Osteoporosis

Osteoporosis is a condition that makes your bones weaker and more likely to break.1 There is a link between having inflammatory bowel disease (IBD) and a greater risk of osteoporosis. Several studies have shown that about 15% of patients with Crohn’s disease and ulcerative colitis have osteoporosis.2

Why is inflammatory bowel disease linked with osteoporosis?

There are many possible explanations for the link between IBD and osteoporosis.1 In a healthy individual, bone is constantly breaking down and being rebuilt. This is called bone metabolism. These activities are in balance, so that your bones stay strong. IBD is an inflammatory condition. Inflammation in the body causes many changes, including changes in bone metabolism. Osteoclasts—the “bone chewing” cells that break down bone—may become overactive. The osteoblasts—the “bone building” cells—are not able to keep up. The result is that your bones get weaker.1

Changes in diet or problems with absorbing nutrients can contribute to weaker bones.1 Calcium and vitamin D are 2 important nutrients for bone health. People with IBD typically eat fewer foods that are high in calcium and vitamin D. Crohn’s disease in the small intestine could cause problems with absorbing these nutrients. Studies have shown that more than 70% of people with Crohn’s disease have low vitamin D levels. For this reason, your health care provider may suggest having your vitamin D levels checked regularly.1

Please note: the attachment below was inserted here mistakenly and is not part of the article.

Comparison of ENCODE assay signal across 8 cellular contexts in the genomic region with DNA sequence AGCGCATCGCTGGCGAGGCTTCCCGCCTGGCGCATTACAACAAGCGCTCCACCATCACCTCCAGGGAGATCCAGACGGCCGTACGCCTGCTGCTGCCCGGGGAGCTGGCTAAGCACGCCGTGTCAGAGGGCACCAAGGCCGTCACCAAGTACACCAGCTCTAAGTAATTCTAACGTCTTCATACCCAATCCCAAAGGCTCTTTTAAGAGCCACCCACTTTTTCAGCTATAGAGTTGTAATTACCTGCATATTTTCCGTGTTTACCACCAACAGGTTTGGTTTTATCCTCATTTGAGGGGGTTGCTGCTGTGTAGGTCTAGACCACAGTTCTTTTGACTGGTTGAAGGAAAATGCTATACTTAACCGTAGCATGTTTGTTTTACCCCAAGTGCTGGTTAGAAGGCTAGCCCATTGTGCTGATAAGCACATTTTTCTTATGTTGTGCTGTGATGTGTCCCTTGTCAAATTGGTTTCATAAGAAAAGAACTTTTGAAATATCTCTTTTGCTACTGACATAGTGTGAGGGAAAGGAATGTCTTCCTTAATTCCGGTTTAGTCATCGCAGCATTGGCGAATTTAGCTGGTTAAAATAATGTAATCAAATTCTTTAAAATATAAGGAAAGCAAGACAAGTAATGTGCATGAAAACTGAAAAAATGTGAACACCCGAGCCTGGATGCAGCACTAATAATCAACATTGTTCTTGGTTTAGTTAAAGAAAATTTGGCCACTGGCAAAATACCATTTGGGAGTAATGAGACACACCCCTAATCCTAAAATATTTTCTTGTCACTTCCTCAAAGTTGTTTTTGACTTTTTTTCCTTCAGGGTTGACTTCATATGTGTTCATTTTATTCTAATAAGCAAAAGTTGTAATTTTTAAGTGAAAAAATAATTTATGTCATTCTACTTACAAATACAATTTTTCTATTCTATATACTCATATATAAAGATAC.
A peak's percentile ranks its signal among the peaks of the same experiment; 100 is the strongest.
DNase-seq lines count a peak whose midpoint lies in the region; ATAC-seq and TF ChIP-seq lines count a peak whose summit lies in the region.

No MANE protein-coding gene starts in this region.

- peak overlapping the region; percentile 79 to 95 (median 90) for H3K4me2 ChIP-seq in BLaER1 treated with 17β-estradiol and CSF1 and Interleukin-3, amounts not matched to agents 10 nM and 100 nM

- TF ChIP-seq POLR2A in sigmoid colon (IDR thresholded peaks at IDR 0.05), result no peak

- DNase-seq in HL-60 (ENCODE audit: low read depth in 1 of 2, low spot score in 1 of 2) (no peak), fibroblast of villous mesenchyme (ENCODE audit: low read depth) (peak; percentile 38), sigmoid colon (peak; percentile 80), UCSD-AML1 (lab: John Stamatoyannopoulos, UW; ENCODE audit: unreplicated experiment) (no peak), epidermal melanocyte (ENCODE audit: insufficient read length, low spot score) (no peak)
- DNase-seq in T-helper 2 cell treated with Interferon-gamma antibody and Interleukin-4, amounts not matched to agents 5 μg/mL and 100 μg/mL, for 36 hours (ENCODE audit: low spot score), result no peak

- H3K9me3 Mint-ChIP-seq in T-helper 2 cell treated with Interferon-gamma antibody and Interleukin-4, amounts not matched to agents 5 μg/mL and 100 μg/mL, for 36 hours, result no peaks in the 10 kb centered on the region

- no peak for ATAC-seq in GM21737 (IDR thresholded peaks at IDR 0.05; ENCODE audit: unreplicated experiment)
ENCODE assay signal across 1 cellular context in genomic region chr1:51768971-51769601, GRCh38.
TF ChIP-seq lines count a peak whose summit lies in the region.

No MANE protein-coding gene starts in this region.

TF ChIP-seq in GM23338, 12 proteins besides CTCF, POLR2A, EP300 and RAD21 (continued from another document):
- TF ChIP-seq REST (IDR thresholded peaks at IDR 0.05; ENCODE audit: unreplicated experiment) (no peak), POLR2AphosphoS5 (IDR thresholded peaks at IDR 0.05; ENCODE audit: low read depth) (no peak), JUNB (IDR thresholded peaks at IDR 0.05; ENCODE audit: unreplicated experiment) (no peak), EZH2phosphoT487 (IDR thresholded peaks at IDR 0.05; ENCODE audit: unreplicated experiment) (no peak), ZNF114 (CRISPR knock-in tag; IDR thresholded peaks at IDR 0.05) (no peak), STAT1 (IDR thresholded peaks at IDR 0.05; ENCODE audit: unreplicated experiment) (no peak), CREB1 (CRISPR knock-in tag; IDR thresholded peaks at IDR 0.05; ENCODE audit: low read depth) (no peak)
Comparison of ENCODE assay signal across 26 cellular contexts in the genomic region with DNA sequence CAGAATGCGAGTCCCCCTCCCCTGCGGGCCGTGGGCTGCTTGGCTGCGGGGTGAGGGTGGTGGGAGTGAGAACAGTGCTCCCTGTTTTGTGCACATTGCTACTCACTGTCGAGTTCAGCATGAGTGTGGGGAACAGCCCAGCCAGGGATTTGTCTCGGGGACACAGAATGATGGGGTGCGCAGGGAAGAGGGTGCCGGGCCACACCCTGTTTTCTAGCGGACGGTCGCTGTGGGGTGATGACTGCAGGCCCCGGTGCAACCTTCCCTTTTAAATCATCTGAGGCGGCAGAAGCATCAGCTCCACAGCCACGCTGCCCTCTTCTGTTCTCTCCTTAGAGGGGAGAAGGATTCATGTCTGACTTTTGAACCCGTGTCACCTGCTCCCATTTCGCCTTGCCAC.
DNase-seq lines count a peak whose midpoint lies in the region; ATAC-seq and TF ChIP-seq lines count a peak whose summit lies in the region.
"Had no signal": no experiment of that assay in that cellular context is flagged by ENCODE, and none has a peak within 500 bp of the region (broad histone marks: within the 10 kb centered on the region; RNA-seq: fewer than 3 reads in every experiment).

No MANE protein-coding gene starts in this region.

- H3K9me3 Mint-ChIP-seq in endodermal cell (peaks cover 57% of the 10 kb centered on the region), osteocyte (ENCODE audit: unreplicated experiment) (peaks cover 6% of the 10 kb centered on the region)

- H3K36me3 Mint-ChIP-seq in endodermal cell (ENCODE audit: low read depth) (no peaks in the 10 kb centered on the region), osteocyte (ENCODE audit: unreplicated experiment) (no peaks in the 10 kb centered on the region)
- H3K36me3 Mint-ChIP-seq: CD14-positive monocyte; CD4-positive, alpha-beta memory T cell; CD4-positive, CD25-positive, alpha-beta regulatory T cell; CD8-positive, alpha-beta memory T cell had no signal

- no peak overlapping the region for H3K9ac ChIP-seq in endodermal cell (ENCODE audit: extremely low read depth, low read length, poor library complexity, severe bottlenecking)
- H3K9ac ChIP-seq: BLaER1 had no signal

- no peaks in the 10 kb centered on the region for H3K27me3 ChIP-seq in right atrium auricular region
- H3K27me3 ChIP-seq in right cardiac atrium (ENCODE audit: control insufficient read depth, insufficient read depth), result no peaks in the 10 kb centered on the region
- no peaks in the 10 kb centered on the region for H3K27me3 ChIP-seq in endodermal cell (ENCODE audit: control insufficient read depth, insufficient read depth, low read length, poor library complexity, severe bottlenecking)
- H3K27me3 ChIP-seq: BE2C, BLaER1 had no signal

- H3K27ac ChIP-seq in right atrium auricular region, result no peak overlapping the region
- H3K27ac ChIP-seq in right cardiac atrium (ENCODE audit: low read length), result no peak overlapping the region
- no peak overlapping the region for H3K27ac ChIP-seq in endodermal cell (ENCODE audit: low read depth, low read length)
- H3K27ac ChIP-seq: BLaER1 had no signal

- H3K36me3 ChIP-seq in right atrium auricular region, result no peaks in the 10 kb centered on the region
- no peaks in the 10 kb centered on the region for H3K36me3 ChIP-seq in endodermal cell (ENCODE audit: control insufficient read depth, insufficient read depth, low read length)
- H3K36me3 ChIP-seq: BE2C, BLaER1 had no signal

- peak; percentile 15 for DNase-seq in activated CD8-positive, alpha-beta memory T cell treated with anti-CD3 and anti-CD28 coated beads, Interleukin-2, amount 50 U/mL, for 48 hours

Corticosteroids are often used to treat IBD.1 Corticosteroids are strongly linked with osteoporosis. These medications block the osteoblasts and increase the activity of osteoclasts. The result is rapid bone loss at a young age. Between 25% and 50% of people using long-term corticosteroids will have a bone fracture.3

Finally, both osteoporosis and IBD have several overlapping risk factors. For example, many people with active IBD have low body weight. Being underweight is also a risk factor for osteoporosis. Smoking increases the risk of Crohn’s disease and fractures.1,4 Low levels of physical activity have been linked with IBD, yet weight-bearing exercises protect against osteoporosis.1,5

What are symptoms of osteoporosis?

Osteoporosis does not cause any symptoms until you have a fracture.1 For this reason, it is important to talk with your health care provider about being screened for osteoporosis.

How is osteoporosis evaluated?

The main test used to diagnose osteoporosis is dual-energy x-ray absorptiometry (DXA).1 This test measures bone mineral density (BMD). BMD is a measure of how much calcium and other minerals are in your bones.6 The results indicate whether you have osteopenia (early bone loss) or osteoporosis.

The screening recommendations for people with IBD are similar to the recommendations for a general population. Your BMD should be tested if you:1,7

  • Have had a fracture as an adult.
  • Used corticosteroids for more than 3 months.
  • Used corticosteroids repeatedly over time.